I believe that racism is a real problem in the United States today. It seems clear to me that people have different outcomes in life depending on race; black people in particular have a lower standard of living than white people (though the "black" and "white" labels make me uncomfortable).
Why do I believe this?
Well, because I have heard it repeated many, many times. Also, it is clear that racism was an institutionalized reality in the past: Article 1, Section 2, Paragraph 3 of the Constitution records that for purposes of democracy, ten black people counted as much as six white people.
Neither of these are good reasons to believe that racism affects outcomes today. Popularity of an idea does not make it true, and there has been change in law and custom reflecting the more enlightened values of our time.
It makes me uncomfortable to think that I don't have good evidence for my beliefs, so I request some help to ground my ideas more firmly with evidence. Hubski is a place where I can ask "What's so bad about slavery?" and get a thoughtful response, though b_b identified and then avoided the central question needed to settle that issue.
I found myself enjoying the way a new Hubski user talked about banking. Seemed like a sensible person. Then b_b linked to a comment in which the user questioned whether racism effectively hurts minorities, now that racism is widely shunned. This sentiment alone was enough for me to completely give up on that user as a credible source.
A friend suggested that I may have lost faith too soon; that "for all practical purposes" racism in this country has been beaten. I was rather taken aback, and mentioned that I felt I had an embarassingly large number of convincing arguments to the contrary, and that "sentencing disparity would make the point as clearly and indisputably as any."
My friend said "Judges are highly educated and cosmopolitan; they are unlikely to be racially biased."
This struck me as the purest naiveté. Judges are human beings. I read Kahneman. People ooze with bias, and the most pernicious discrimination can happen while the biased person is unaware. I offered vaguely-remembered research conclusions that judges give harsher sentences before lunch than after, on Mondays rather than Fridays. Who knows, maybe the defendant's smell affects judgements; everyone knows you had better dress sharp when you appear in court.
My friend characterized my laundry list of biases as "a little bit of an own goal for you." If we accept that judges are affected by these biases, and that they are all unreasonable and unjustified, "in order to prove racial bias you must control for all of these other biases." My friend added prior offenses, apparent contrition at trial, whether or not victim impact statements were given, the state where the offense occurred, whether mandatory sentencing guidelines were in place at the time of the offense, et multa cetera as additional factors that require control in any study that concludes racial bias affected judgements.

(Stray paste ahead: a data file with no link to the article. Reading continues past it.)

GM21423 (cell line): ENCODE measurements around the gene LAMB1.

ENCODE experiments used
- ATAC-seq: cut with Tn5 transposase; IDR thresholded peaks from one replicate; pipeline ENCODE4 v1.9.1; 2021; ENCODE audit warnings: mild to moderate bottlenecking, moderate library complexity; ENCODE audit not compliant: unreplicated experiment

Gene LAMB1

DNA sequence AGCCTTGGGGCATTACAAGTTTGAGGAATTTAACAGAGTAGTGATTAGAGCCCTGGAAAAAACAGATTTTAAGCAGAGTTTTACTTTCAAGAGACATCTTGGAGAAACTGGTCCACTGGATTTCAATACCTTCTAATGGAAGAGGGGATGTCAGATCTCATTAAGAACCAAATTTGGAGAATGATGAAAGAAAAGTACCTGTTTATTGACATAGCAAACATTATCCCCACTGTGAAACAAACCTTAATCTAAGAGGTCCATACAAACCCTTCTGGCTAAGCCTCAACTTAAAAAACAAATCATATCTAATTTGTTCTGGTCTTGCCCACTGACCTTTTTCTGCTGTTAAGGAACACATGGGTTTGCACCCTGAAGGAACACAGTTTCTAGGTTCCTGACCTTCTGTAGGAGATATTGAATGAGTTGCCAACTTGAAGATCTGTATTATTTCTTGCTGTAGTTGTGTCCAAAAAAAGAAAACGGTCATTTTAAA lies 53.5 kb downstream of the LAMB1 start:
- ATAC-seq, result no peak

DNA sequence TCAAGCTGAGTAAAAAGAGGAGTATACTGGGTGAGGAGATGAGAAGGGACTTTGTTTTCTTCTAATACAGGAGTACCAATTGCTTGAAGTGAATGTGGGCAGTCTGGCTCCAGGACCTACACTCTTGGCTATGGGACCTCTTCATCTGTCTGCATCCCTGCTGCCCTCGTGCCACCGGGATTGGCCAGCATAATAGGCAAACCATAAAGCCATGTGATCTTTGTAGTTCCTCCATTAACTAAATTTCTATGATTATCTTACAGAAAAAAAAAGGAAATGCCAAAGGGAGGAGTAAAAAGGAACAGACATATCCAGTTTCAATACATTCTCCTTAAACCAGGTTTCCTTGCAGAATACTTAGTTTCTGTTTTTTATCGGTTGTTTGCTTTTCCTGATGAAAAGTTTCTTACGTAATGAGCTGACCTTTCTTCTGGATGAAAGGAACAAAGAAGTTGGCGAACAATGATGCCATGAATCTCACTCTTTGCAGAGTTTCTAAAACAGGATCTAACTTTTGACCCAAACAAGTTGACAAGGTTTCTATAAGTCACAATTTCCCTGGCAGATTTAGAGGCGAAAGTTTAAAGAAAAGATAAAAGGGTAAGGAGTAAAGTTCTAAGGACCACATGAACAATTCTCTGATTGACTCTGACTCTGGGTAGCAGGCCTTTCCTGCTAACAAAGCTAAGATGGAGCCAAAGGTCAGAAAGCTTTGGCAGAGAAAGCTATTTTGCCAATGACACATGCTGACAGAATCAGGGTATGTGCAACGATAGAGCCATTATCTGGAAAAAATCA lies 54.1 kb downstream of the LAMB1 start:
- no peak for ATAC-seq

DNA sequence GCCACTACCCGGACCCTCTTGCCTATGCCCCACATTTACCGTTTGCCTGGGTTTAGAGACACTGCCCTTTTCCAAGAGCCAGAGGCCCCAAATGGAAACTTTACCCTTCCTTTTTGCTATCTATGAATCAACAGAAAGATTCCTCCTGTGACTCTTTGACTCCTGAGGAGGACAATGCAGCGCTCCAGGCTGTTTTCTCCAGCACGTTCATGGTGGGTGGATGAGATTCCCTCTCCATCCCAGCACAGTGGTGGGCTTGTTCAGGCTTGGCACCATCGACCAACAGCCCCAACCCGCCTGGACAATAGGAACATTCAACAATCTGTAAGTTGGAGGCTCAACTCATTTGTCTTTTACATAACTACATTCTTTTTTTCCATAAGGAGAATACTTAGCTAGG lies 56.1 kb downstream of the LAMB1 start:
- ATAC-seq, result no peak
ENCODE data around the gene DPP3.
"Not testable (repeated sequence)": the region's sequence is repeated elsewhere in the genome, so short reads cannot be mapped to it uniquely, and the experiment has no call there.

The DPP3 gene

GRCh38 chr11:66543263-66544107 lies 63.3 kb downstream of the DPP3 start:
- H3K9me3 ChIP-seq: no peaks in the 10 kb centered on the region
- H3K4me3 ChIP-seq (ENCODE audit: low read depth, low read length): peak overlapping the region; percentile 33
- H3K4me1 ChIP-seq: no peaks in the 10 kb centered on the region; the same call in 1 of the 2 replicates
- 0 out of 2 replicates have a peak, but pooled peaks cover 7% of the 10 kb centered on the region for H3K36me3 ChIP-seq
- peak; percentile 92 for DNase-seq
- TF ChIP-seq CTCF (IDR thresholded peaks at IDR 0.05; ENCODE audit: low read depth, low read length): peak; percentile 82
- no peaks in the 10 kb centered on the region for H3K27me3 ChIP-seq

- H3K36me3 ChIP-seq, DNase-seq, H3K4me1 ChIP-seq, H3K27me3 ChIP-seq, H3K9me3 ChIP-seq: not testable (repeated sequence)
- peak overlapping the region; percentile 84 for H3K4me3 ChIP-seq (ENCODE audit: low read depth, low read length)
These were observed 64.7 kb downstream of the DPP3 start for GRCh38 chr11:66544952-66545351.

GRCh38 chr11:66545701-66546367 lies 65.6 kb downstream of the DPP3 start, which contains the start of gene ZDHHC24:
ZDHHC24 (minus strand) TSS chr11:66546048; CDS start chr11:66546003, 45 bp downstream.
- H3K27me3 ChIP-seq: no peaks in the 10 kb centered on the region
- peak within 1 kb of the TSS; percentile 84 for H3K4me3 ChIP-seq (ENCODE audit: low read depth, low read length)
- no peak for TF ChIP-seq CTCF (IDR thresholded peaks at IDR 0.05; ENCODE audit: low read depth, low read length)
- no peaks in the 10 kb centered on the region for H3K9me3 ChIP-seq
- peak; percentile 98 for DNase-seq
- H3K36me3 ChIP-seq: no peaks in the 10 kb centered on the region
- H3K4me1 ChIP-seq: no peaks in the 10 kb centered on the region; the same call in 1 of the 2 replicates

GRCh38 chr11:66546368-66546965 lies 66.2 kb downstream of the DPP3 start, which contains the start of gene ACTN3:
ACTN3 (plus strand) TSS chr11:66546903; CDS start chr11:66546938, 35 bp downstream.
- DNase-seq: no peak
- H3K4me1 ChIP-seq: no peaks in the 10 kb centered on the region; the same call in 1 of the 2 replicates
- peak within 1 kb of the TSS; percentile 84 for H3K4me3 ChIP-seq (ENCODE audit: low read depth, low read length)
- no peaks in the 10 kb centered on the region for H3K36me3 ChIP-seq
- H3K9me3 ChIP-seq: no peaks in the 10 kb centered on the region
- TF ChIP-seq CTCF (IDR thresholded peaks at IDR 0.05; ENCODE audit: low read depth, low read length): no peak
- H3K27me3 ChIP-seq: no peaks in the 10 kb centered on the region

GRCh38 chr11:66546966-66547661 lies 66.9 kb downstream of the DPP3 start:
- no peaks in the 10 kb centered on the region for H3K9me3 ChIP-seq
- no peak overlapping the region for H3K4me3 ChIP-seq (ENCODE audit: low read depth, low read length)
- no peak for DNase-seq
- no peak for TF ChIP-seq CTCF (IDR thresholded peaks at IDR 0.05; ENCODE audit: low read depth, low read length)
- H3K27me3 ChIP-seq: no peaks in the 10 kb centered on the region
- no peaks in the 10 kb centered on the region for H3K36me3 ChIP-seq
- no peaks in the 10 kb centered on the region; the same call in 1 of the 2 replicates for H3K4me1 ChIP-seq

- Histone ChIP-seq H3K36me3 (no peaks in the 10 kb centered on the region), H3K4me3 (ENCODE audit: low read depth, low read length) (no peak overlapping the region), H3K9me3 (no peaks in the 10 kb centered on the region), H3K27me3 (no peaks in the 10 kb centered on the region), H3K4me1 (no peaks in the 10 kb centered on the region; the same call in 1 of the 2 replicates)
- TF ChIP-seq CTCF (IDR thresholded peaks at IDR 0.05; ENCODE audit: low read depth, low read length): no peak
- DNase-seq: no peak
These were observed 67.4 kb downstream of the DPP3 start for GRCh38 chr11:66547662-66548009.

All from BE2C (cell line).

One more factor: income, which enables a defendant to get better representation which can lead to a lighter sentence. This seems like one that would be easy to measure.
I believe that being black in the United States is correlated to having lower income. If we find that black people are given harsher sentences for the same crimes, we can't be sure it was race or income that led to that outcome without examining evidence. I did a little research, but I couldn't find any studies of sentencing disparity that controlled for income.
There are many other arguments to demonstrate the reality of racism. I would like to come to a conclusion about this one specific question before considering others. It was clear in the GMO story that people were reluctant to examine evidence contrary to their beliefs, preferring to change the subject. "So the scientists found that GM corn didn't clearly cause cancer." "But what about all the pesticides?" "Well, the GM crop requires less pesticide, because it is already resistant to the parasite. That's why they modified it." "But the seeds are sterile!" "They're not, in fact." "But it's not natural!"
If we find that low income, rather than race, is the more important factor in explaining sentencing disparity, that does not mean there is no problem, of course. It does mean that we could direct efforts at reform more effectively, by trying to help low-income defendents of all races.
So here is my question: If you believe that race is an important factor in sentencing, can you find evidence that excludes other explanations, especially low income?
If you do not believe that race is an important factor in sentencing, what other area would you suggest investigating to find evidence of racism?